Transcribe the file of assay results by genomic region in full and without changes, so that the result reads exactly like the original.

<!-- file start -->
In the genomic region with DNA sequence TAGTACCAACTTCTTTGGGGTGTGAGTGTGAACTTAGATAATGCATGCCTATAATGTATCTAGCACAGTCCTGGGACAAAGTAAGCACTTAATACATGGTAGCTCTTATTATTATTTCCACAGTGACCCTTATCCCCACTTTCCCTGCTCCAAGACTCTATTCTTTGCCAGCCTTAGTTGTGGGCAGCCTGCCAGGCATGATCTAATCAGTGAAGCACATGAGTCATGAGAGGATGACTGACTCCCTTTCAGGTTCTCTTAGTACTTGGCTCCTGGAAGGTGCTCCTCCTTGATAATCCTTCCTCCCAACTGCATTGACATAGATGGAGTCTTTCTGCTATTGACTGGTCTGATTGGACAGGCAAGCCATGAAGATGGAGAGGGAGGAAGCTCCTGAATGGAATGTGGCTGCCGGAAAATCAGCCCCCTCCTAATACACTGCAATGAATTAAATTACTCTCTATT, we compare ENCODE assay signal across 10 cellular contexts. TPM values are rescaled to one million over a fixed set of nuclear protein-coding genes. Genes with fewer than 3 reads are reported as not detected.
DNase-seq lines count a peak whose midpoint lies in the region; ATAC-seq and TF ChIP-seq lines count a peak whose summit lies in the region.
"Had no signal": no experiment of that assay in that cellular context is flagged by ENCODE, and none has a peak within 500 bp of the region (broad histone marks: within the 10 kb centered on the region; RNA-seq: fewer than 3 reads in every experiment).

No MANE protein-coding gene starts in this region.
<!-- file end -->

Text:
In the genomic region with DNA sequence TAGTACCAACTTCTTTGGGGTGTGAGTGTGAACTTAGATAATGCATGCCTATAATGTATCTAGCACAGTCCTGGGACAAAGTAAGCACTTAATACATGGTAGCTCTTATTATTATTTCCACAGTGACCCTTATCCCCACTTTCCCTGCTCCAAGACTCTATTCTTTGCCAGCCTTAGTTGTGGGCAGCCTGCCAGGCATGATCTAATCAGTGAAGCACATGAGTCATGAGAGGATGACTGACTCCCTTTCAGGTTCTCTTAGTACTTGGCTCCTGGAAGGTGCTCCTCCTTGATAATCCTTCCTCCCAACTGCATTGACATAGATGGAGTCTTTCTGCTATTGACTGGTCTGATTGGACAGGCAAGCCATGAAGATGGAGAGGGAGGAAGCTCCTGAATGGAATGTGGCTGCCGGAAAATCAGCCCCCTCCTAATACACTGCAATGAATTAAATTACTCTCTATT, we compare ENCODE assay signal across 10 cellular contexts. TPM values are rescaled to one million over a fixed set of nuclear protein-coding genes. Genes with fewer than 3 reads are reported as not detected.
DNase-seq lines count a peak whose midpoint lies in the region; ATAC-seq and TF ChIP-seq lines count a peak whose summit lies in the region.
"Had no signal": no experiment of that assay in that cellular context is flagged by ENCODE, and none has a peak within 500 bp of the region (broad histone marks: within the 10 kb centered on the region; RNA-seq: fewer than 3 reads in every experiment).

No MANE protein-coding gene starts in this region.